The life of a slave gave birth to new music and culture. Sugar slaves were meant to work and die. No interview of an African slave has been documented. We may never have been able to hear their stories first hand, but the beat of their lives still echoes with the music they created. In Puerto Rico, Bomba is a form of music and dance sugar workers invented. In Cuba, sugar workers told stories through the Rumba, another type of dance that carried on the pulse and stories of their lives. One song even said, “The boss does not want me to play the drum” (Aronson 54). Back then, slave “Overseers” feared that the music would spread revolutionary thoughts and ideas. These songs and different musical cultures are the remnants of the sugar trade and slavery that went down from the early 1700s to the mid-1800s. Sugar trade helped shaped these cultures and inform future generations on the historical relationship between slavery and sugar. Once again, sugar can be linked to the creation of many things.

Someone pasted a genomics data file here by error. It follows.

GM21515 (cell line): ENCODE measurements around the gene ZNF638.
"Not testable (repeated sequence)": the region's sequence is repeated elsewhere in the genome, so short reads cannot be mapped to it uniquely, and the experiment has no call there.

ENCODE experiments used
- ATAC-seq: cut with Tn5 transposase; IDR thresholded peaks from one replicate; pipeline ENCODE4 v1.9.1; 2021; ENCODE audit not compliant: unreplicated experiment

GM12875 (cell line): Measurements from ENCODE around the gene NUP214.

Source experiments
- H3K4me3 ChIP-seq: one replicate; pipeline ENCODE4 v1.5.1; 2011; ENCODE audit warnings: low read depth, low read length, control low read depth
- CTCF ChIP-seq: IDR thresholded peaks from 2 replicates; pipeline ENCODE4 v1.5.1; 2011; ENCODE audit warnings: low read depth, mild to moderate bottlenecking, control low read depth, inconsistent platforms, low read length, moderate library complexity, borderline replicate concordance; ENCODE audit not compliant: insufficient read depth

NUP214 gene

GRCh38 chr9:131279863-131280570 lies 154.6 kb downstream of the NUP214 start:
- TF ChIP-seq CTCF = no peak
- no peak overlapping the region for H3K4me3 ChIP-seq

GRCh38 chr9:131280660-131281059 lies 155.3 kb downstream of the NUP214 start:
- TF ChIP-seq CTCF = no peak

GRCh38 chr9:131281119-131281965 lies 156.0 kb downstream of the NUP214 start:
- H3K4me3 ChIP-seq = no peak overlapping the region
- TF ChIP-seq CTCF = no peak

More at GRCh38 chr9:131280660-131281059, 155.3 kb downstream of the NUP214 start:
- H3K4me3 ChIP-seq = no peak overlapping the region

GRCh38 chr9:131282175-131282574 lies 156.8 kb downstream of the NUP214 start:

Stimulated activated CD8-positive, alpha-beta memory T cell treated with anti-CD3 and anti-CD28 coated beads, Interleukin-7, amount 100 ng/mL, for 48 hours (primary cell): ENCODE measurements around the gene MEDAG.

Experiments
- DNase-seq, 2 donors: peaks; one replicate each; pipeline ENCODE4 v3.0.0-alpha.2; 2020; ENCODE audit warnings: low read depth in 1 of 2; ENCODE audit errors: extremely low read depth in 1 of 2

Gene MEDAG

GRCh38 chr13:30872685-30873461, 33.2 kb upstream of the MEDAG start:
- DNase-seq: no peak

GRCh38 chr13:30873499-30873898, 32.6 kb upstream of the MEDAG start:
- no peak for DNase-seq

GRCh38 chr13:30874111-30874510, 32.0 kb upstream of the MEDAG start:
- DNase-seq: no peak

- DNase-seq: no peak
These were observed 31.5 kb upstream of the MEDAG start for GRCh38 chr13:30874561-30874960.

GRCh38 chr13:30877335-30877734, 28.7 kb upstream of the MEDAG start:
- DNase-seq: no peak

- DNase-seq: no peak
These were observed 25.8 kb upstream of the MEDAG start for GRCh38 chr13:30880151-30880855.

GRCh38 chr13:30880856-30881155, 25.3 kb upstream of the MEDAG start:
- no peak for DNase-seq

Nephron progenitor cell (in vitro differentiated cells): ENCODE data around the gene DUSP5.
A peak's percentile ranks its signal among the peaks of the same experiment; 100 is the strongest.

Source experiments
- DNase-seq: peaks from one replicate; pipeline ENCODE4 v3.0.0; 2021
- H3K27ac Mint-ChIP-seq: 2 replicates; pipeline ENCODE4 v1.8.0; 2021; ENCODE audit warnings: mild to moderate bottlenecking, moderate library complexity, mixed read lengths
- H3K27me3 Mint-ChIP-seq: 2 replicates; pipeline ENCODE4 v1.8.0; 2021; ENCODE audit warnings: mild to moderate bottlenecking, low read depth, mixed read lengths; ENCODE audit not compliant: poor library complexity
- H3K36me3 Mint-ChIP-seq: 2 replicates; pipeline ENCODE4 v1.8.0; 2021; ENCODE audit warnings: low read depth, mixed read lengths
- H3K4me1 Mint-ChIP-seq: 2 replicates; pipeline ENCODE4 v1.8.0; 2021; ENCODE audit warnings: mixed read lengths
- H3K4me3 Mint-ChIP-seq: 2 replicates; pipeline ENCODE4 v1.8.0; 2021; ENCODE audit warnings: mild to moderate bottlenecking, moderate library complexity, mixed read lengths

From happiness, flavor, and culture, to war and revolution, we can see that sugar not only satisfies our taste buds but also impacts the lives and cultures of many people. We keep a record of the past to make sure that events are not repeated. The slaves that worked relentlessly for nothing unfortunately died, but not in vain. They will be remembered. Their deaths and scars will be a mark in history. The slave trade of the early 1700s to the mid-1800s will be remembered as signs of when humanity turns to greed, not compassion. Ironically, the sweetness of sugar brought pain and sorrow to many. These marks in history prove how sugar profoundly changed the world.